World of Warships: Already, this is looking like a very well-balanced, gripping sim. - Games Weekly

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Monday, April 27, 2015

World of Warships: Already, this is looking like a very well-balanced, gripping sim.

I’ve been a big World of Tanks fan since its release, and while World of Warplanes left me kind of cold, I’ve had high hopes for World of Warships ever since it was announced. There’s something about the slow pace of the 20th century, pre-missile naval warfare that really appeals, from the heavy broadsides of massive battleships to the darting attacks of nimble destroyers. It’s just pretty cool.

And, thankfully, it looks like the game is going to be absolutely deliver.

As of writing, the game’s in Closed Beta, and while there is a limited array of ships so far, otherwise the game seems pretty much feature-complete. All the ships classes destroyer, cruiser, battleships, and carrier are there, but are limited to certain nationalities. For instance, the Americans get carriers, but only the Japanese get battleships, and the Russians, Germans or British aren’t there at all.

But what is there is wonderfully realised. From the pacing of multiplayer matches to the UI that so cleverly keeps track of what all your various turrets are doing, World of Warships is fiendishly polished. Wargaming’s taken the decision to allow main batteries to only fire at one point, but since you can free-aim (in fact, you can’t lock your targets at all, as judging distance and fall of shot is an essential skill), you can attempt to bracket vessels sailing in close proximity. Secondary batteries of smaller calibre guns open up automatically at close range, and can fire all around your vessels, but are auto-aimed; and there are anti-air batteries as well, that only come into play when aircraft are in range.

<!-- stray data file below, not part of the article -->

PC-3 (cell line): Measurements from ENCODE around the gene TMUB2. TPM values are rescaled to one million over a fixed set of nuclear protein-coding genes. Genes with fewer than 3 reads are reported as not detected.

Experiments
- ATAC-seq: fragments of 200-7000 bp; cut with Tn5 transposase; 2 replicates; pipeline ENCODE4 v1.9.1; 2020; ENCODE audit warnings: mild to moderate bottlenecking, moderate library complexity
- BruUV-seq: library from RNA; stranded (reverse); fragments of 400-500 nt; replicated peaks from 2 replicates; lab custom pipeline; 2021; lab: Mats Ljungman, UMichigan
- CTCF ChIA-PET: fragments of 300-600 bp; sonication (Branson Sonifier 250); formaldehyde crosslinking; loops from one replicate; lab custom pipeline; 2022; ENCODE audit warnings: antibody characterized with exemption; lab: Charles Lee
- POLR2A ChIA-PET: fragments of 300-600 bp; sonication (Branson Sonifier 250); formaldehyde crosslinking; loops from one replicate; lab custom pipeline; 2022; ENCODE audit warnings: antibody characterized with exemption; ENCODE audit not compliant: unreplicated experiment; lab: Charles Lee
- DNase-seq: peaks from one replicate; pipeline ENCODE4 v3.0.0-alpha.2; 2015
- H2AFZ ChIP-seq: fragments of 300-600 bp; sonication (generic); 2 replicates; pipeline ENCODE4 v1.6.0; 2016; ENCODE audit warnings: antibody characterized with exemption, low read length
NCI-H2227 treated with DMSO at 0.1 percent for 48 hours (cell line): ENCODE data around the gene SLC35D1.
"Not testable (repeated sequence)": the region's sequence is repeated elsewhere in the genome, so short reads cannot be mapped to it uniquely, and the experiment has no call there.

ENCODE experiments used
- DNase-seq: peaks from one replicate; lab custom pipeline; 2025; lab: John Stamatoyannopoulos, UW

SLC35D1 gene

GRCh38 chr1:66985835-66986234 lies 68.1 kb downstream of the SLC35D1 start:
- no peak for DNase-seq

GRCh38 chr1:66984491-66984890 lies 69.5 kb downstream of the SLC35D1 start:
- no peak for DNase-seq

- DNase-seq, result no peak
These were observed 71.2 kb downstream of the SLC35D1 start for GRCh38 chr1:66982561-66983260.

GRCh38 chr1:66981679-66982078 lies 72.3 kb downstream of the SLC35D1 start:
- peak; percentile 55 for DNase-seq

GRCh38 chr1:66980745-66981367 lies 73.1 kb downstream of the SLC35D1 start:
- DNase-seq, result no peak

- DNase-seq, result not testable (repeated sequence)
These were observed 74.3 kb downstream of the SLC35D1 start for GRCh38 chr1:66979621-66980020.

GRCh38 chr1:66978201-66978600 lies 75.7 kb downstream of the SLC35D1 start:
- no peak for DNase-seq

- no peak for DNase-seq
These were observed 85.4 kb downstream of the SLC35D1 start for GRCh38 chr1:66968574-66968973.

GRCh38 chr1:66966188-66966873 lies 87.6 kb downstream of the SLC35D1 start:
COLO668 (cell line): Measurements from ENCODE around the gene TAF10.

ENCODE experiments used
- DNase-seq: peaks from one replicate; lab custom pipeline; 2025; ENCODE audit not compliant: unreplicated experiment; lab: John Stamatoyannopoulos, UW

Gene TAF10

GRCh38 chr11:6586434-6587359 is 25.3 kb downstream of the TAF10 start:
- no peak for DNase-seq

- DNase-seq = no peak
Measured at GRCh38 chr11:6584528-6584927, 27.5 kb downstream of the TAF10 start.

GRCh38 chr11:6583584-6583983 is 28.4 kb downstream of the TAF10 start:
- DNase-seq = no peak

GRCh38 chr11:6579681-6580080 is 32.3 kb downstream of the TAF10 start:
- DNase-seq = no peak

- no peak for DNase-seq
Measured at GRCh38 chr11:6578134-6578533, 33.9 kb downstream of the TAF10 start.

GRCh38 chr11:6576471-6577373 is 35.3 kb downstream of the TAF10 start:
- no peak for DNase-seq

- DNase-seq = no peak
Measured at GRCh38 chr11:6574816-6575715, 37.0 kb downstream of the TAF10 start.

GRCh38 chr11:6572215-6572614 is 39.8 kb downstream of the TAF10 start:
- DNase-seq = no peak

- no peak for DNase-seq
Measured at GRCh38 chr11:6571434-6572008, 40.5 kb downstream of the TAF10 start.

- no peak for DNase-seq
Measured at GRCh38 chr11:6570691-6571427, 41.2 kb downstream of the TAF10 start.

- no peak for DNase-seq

The relationships between the other three classes of ships is very rock, scissor, paper,
Finally, destroyers, and some cruisers, have torpedoes, which are slow to reach their target, and relatively easy to manoeuvre away from at range, but inflict devastating damage and critical effects. All are represented in beautiful detail on screen, with raging explosions, lethal fires, and grand gouts of water from torpedo impacts.

Perhaps the most interesting aspect of the gameplay is how carriers work they’re much more like artillery in World of Tanks, but when you launch a squadron (which can be fighters, bombers, or torpedo planes), you can then control them on the top-down map, making the carrier experience more like playing an RTS. Fighters can be ordered to escort and protect other ships, while your bombers can deliver devastating close-in payloads. And torpedo planes are horrifying, able to lay down up to six lethal fish at close range, capable of taking out even a battleship.

The relationships between the other three classes of ships is very rock, scissor, paper, though of course clever handling and tactics can always win out. Destroyers are great at getting close to bigger vessels and hurting them with torpedoes, while cruisers can swarm a battleship. Battleships, the biggest, toughest boat it the game are very slow, but can take out destroyers in a couple of salvos but destroyers also have smokescreens… it goes on and on. And the matches have a pace and sense of weight to them entirely unique. Everything feels heavier and slower, as this kind of combat should.

You can definitely colour us very excited.

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